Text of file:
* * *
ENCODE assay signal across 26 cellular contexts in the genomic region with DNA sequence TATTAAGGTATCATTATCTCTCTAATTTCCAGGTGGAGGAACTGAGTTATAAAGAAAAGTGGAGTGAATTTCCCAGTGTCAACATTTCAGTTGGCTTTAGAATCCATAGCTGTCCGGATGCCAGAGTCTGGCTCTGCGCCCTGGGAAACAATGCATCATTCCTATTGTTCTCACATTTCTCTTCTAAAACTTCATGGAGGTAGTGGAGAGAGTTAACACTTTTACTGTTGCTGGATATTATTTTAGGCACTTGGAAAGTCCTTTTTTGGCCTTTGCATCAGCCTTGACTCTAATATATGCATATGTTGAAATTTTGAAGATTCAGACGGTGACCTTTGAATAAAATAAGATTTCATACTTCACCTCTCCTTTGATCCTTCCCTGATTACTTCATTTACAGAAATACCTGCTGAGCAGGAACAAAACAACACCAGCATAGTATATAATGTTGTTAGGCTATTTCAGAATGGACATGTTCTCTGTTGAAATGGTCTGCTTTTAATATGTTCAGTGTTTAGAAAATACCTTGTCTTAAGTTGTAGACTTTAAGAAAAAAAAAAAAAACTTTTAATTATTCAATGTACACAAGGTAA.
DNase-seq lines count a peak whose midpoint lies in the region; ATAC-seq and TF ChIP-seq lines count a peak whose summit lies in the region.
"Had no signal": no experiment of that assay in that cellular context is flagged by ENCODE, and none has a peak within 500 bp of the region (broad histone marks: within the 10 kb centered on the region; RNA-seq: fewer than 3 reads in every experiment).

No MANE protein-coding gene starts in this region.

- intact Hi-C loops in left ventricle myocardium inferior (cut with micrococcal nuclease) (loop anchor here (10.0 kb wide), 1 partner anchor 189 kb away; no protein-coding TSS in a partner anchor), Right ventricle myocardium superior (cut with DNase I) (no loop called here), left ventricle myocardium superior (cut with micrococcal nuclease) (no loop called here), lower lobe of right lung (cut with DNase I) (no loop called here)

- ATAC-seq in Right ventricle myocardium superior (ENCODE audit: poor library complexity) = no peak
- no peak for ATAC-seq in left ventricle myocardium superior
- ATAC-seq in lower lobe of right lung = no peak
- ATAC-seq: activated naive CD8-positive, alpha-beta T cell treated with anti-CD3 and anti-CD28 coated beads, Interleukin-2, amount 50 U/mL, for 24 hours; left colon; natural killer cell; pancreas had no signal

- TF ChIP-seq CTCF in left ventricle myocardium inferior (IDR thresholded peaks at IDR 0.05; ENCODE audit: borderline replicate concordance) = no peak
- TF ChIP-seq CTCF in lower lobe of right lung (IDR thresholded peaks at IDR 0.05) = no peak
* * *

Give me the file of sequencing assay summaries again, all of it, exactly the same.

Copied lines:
ENCODE assay signal across 26 cellular contexts in the genomic region with DNA sequence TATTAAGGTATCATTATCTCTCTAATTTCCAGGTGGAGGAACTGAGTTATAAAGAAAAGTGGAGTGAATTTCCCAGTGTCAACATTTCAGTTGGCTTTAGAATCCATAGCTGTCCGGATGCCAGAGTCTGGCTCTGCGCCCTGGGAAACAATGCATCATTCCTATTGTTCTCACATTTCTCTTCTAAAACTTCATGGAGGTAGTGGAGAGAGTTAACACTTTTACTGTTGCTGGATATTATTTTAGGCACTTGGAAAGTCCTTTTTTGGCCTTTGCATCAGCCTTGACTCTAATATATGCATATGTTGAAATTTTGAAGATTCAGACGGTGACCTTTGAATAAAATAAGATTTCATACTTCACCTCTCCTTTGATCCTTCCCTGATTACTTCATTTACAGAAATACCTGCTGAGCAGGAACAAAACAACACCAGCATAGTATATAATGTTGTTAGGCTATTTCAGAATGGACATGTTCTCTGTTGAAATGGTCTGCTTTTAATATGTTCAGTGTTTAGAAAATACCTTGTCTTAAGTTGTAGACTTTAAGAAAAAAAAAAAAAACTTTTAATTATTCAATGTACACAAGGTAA.
DNase-seq lines count a peak whose midpoint lies in the region; ATAC-seq and TF ChIP-seq lines count a peak whose summit lies in the region.
"Had no signal": no experiment of that assay in that cellular context is flagged by ENCODE, and none has a peak within 500 bp of the region (broad histone marks: within the 10 kb centered on the region; RNA-seq: fewer than 3 reads in every experiment).

No MANE protein-coding gene starts in this region.

- intact Hi-C loops in left ventricle myocardium inferior (cut with micrococcal nuclease) (loop anchor here (10.0 kb wide), 1 partner anchor 189 kb away; no protein-coding TSS in a partner anchor), Right ventricle myocardium superior (cut with DNase I) (no loop called here), left ventricle myocardium superior (cut with micrococcal nuclease) (no loop called here), lower lobe of right lung (cut with DNase I) (no loop called here)

- ATAC-seq in Right ventricle myocardium superior (ENCODE audit: poor library complexity) = no peak
- no peak for ATAC-seq in left ventricle myocardium superior
- ATAC-seq in lower lobe of right lung = no peak
- ATAC-seq: activated naive CD8-positive, alpha-beta T cell treated with anti-CD3 and anti-CD28 coated beads, Interleukin-2, amount 50 U/mL, for 24 hours; left colon; natural killer cell; pancreas had no signal

- TF ChIP-seq CTCF in left ventricle myocardium inferior (IDR thresholded peaks at IDR 0.05; ENCODE audit: borderline replicate concordance) = no peak
- TF ChIP-seq CTCF in lower lobe of right lung (IDR thresholded peaks at IDR 0.05) = no peak